It’s no secret that police pensions are under attack from all sides. The media, politicians, and select uninformed members of the public think officers are retiring to a life of luxury. As a 30-year officer getting ready to retire, I can tell you that such talk makes me sick. I am, quite frankly, scared I won't be able to make ends meet after I leave the job. Healthcare is the number one expense that will be sapping my limited cash reserves. I’m not unlike most every officer I’ve known in my career. All of us either work a second career or learn to live lean.
A quick Google news search for "police retirement" will get you recent news articles that have headlines such as, "pension spiking," "retirement boosts unconstitutional," and "retirements to shrink," and that's just in the past week or so. In these articles so-called "expert sources" say that officers are taking the public to the cleaners, gouging the system, taking advantage of the public dollar, and so on. Nothing could be farther from the truth.
To those experts I say, "Come pin that badge on and try it out for a few years." Come try to be part of the thin blue line and try to get rich. Then, tell me how we're all working to take advantage of the retirement system. News flash: We’re working to keep your ass safe, keep your precious stuff from being stolen, dealing with society's mentally ill, and breaking up your family fights. Guess what? We're not doing it for the money. We're doing it because we want to serve and protect.
I’ve been through many pay and benefit battles in my 30 years. I started my career with a promise that I’d have a reasonable retirement and a decent healthcare benefit when I was done serving. Now that it’s time to retire, that isn't the case. My employer, like many others, has cut benefits to make ends meet. Seeing benefits slashed over the past years, I'm getting sick of hearing how I’m gouging the system, getting rich, etc. The reality is that I’ll be paying about half my monthly pension benefit for healthcare and I’ll have to keep working a modest job to have a few dollars of discretionary income.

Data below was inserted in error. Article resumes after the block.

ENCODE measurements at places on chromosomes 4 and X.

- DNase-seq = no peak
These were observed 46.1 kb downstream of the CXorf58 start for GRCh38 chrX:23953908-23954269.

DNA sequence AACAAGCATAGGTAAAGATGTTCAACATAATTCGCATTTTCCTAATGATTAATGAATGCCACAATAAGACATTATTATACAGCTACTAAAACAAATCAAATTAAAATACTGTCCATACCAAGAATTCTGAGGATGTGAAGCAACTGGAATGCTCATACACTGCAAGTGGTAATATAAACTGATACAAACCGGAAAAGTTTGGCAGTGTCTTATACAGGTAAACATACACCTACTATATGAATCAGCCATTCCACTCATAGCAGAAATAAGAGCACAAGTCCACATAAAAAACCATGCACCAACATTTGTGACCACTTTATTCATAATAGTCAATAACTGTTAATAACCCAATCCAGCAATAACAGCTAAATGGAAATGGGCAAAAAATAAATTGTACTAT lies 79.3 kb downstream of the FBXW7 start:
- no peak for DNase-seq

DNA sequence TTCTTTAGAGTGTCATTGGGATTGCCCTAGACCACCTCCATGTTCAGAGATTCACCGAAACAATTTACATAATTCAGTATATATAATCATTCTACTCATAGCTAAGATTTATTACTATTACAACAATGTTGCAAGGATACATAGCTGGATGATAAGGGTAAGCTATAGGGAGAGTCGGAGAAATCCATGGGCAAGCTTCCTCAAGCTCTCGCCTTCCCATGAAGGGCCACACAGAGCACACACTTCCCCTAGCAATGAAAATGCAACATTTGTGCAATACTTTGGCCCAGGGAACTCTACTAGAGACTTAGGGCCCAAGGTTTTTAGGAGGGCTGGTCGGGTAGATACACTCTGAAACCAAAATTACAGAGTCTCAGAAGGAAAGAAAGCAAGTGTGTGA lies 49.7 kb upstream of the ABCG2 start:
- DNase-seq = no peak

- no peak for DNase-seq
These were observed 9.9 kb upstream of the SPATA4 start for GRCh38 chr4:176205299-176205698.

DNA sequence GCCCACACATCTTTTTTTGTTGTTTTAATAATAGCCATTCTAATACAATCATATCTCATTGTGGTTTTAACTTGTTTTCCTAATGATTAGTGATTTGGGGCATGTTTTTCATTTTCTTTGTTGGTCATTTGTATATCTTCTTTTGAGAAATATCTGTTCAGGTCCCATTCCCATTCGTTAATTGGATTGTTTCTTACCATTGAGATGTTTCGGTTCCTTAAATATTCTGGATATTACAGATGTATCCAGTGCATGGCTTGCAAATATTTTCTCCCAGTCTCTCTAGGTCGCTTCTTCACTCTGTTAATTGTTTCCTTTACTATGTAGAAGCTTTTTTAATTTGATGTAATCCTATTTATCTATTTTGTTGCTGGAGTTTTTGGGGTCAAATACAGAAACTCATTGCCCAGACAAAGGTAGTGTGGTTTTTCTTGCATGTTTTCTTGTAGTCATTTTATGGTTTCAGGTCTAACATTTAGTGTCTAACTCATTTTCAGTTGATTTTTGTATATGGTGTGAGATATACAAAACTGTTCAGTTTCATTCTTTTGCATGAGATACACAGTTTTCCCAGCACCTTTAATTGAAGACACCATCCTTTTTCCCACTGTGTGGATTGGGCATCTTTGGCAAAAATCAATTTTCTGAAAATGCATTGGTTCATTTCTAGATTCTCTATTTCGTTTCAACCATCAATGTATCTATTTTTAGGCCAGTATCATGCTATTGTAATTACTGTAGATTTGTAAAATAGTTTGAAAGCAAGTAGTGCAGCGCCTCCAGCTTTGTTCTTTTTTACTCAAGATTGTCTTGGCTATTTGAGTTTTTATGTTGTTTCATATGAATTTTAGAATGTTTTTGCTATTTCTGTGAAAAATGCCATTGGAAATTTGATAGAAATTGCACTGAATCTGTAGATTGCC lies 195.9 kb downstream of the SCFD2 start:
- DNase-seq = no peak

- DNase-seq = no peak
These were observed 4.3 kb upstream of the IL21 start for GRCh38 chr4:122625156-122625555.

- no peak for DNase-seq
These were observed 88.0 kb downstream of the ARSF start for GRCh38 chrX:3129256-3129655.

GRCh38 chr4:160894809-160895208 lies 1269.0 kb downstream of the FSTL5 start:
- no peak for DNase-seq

Now there may be a very few officers who have been able to leverage a good pension by working their asses off for 20 years, taking all the overtime and extra duty they can get, but that’s their prerogative. I will tell you that I’ve known a few officers like that and they are not happy people. They have no life outside of work and spend more time in uniform than out of uniform.
But should they be punished for taking on work that needed to be done? In my view, they sacrificed some of their happiness to keep their community safe. They chose to pack more hours into their 20- or 30-year careers than other officers. Good for them. Now they can go fishing or camping, or whatever their chosen hobby is. So don't hate them because they worked their asses off. Encourage the overachievers to go forth and enjoy retirement.
Now that the rants are over, I want to talk about retirement planning. Not from a financial advisor's perspective, but from an officer's perspective. How many officers do their retirement planning through an open patrol car window, chatting with a neighboring beat officer, parked facing opposite directions? That's what I did. I got all kinds of advice like buy property in Mexico, flip houses, or work security for an airline so you can travel. Ha! You need money for that. Bad idea.